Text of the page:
Skip to Main Content
U.S. Forest Service
Caring for the land and serving people

United States Department of Agriculture

Home > Search > Publication Information

  1. Share via EmailShare on FacebookShare on LinkedInShare on Twitter
    Dislike this pubLike this pub
    Author(s): Kathleen Wolf
    Date: 2003
    Source: Journal of Arboriculture. 29(3): 127-136.
    Publication Series: Scientific Journal (JRNL)
    PDF: View PDF  (279.51 KB)


    A national survey was conducted in the United States to learn more about public preferences and perceptions regarding forest and vegetation planning and management in urban freeway roadsides. In response to images depicting a visual continuum of landscape management treatments, drivers most preferred settings having tree plantings that screen adjacent commercial land uses. Preference results suggest solutions for landscape practices that create visual quality for drivers and provide visibility for commercial properties adjacent to freeway roadsides. The research also investigated public attitudes about roadside functions, uses, and public willingness to support roadside management expenditures. Increasingly, transportation agencies are designing urban roadside landscapes to achieve multiple objectives and perform multiple functions. This research offers insights on how to incorporate urban forestry into the planning and management of high-speed urban transportation corridors.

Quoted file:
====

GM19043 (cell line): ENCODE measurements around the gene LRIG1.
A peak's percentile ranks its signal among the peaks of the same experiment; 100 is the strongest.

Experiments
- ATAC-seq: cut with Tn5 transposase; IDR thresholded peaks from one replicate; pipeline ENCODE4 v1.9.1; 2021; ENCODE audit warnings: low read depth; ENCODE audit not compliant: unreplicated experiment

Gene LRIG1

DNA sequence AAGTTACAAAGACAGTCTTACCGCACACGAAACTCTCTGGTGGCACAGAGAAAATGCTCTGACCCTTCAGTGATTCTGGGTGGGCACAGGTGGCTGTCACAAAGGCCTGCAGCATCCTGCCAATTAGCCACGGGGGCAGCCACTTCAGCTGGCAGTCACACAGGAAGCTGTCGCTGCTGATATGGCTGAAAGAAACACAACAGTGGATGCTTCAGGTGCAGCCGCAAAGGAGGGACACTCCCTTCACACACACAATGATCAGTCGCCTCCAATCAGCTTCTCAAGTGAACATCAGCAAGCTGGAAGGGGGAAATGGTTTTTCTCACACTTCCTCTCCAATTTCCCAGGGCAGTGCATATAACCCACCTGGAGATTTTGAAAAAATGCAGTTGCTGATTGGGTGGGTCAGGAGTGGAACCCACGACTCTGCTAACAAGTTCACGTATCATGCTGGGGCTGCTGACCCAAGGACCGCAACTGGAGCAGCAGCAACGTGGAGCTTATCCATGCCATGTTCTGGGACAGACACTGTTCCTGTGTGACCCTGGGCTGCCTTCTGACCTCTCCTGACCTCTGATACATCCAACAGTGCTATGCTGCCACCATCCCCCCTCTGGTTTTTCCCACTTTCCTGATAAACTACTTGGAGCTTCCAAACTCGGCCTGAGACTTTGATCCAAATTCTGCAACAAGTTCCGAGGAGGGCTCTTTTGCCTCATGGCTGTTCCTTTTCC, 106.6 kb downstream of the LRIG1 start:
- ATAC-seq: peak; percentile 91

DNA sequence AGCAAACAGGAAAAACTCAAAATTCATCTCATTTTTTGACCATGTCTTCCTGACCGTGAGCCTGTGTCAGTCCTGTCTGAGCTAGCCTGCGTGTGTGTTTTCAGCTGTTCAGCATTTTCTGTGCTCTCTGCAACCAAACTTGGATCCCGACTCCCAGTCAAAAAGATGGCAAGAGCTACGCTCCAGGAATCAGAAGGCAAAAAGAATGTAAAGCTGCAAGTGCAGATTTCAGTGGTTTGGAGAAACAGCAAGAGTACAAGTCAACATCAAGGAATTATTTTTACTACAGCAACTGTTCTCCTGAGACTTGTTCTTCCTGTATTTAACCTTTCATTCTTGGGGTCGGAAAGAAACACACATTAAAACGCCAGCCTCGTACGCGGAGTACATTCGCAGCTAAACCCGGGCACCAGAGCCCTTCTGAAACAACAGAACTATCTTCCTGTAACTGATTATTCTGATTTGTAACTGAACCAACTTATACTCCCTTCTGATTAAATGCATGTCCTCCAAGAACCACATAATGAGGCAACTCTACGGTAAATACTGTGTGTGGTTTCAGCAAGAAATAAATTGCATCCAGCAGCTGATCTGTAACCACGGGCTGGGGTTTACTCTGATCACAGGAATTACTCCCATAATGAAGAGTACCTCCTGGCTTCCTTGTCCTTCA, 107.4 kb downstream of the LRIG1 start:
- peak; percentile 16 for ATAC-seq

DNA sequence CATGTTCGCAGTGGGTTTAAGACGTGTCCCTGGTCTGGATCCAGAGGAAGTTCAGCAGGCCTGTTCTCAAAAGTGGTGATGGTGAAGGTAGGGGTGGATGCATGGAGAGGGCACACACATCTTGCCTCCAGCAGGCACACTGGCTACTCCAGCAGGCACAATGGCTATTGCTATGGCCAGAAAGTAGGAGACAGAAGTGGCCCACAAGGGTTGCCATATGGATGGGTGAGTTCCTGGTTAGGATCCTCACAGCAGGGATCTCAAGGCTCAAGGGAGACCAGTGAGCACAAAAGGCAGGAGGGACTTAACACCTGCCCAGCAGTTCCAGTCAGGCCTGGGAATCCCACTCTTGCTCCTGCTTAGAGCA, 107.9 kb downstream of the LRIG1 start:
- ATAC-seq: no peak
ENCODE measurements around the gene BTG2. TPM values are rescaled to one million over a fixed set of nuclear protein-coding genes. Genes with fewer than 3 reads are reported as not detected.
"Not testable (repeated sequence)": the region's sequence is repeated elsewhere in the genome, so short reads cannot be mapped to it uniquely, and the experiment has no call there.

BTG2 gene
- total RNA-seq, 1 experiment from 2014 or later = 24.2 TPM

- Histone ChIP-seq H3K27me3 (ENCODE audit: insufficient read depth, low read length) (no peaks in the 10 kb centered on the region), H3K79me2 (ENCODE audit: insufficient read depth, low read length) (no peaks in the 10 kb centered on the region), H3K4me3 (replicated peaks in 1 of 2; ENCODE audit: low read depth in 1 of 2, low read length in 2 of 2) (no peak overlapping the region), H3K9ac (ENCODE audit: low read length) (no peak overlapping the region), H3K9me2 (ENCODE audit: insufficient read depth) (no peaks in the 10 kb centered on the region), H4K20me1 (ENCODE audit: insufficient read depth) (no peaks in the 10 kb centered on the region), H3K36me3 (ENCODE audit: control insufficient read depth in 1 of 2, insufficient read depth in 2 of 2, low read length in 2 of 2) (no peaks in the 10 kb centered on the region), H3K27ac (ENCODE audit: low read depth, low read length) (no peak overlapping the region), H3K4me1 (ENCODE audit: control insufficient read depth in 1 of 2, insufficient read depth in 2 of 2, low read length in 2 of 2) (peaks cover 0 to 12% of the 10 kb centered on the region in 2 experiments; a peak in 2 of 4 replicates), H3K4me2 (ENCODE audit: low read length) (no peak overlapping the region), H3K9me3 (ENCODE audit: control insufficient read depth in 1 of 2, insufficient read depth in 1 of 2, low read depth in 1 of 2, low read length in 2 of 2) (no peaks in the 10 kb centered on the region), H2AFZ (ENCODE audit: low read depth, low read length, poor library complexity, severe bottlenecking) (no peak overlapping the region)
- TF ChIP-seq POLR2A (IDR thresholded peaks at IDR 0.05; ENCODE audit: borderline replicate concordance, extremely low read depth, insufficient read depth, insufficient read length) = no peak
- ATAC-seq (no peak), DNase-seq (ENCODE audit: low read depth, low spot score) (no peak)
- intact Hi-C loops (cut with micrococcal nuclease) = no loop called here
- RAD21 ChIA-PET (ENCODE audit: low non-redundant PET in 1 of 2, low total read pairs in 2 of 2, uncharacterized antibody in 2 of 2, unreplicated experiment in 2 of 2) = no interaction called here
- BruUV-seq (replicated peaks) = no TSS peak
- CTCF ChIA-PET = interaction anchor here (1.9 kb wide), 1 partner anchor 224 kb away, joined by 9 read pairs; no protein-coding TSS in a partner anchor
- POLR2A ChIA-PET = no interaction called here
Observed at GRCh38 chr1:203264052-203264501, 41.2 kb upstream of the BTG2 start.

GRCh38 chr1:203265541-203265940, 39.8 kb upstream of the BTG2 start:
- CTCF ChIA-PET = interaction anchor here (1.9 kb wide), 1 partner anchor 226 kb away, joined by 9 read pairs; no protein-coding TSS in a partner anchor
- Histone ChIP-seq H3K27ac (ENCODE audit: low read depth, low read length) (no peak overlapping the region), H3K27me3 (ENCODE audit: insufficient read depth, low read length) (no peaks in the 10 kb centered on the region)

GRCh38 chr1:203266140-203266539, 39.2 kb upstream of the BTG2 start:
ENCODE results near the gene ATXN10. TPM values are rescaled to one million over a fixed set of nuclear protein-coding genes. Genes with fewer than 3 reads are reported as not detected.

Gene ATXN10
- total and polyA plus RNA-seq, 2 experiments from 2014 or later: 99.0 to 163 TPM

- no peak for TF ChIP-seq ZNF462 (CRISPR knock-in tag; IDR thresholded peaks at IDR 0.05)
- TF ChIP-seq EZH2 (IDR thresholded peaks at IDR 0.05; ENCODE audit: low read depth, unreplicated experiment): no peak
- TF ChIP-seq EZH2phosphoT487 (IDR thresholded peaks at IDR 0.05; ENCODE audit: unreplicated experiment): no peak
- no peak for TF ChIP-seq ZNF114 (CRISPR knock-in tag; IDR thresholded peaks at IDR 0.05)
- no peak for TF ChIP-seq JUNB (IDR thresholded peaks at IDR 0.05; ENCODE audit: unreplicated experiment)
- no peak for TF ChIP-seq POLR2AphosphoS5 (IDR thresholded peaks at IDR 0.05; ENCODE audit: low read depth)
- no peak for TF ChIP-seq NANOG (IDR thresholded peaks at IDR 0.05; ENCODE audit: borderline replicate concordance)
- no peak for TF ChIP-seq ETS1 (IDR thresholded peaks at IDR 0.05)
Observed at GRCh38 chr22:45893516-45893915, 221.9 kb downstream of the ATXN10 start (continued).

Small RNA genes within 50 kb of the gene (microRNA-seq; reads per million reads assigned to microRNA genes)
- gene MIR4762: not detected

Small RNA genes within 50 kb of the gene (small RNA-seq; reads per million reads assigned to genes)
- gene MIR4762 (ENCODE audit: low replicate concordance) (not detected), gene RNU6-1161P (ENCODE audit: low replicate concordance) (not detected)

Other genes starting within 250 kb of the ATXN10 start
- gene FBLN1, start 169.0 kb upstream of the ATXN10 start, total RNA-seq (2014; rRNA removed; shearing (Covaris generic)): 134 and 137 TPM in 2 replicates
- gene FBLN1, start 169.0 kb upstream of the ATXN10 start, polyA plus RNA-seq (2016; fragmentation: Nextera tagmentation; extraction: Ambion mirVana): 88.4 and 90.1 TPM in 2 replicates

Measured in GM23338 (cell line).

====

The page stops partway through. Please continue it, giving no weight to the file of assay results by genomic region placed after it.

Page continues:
Publication Notes

    • You may send email to to request a hard copy of this publication.
    • (Please specify exactly which publication you are requesting and your mailing address.)
    • We recommend that you also print this page and attach it to the printout of the article, to retain the full citation information.
    • This article was written and prepared by U.S. Government employees on official time, and is therefore in the public domain.


    Wolf, Kathleen L. 2003. Freeway roadside management: the urban forest beyond the white line. Journal of Arboriculture. 29(3): 127-136.


    Urban forestry, public perceptions, transportation, social science.

    Related Search

    XML: View XML
Show More
Show Fewer
Jump to Top of Page